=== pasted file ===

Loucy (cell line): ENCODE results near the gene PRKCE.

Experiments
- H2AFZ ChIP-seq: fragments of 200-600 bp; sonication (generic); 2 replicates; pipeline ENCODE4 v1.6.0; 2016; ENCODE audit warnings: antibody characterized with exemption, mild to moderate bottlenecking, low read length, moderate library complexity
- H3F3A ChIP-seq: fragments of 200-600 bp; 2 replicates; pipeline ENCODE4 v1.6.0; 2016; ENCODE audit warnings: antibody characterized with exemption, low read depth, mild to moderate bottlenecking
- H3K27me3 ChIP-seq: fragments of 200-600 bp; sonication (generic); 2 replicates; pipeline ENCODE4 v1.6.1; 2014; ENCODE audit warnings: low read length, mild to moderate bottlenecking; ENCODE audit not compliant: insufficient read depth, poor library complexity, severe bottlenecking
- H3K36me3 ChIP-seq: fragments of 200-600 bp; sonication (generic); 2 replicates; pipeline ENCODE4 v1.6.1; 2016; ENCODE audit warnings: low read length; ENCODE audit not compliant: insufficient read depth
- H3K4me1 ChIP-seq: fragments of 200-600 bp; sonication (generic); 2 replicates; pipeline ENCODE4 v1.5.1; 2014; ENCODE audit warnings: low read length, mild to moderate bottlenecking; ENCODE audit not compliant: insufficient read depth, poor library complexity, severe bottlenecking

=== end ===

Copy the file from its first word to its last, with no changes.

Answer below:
Loucy (cell line): ENCODE results near the gene PRKCE.

Experiments
- H2AFZ ChIP-seq: fragments of 200-600 bp; sonication (generic); 2 replicates; pipeline ENCODE4 v1.6.0; 2016; ENCODE audit warnings: antibody characterized with exemption, mild to moderate bottlenecking, low read length, moderate library complexity
- H3F3A ChIP-seq: fragments of 200-600 bp; 2 replicates; pipeline ENCODE4 v1.6.0; 2016; ENCODE audit warnings: antibody characterized with exemption, low read depth, mild to moderate bottlenecking
- H3K27me3 ChIP-seq: fragments of 200-600 bp; sonication (generic); 2 replicates; pipeline ENCODE4 v1.6.1; 2014; ENCODE audit warnings: low read length, mild to moderate bottlenecking; ENCODE audit not compliant: insufficient read depth, poor library complexity, severe bottlenecking
- H3K36me3 ChIP-seq: fragments of 200-600 bp; sonication (generic); 2 replicates; pipeline ENCODE4 v1.6.1; 2016; ENCODE audit warnings: low read length; ENCODE audit not compliant: insufficient read depth
- H3K4me1 ChIP-seq: fragments of 200-600 bp; sonication (generic); 2 replicates; pipeline ENCODE4 v1.5.1; 2014; ENCODE audit warnings: low read length, mild to moderate bottlenecking; ENCODE audit not compliant: insufficient read depth, poor library complexity, severe bottlenecking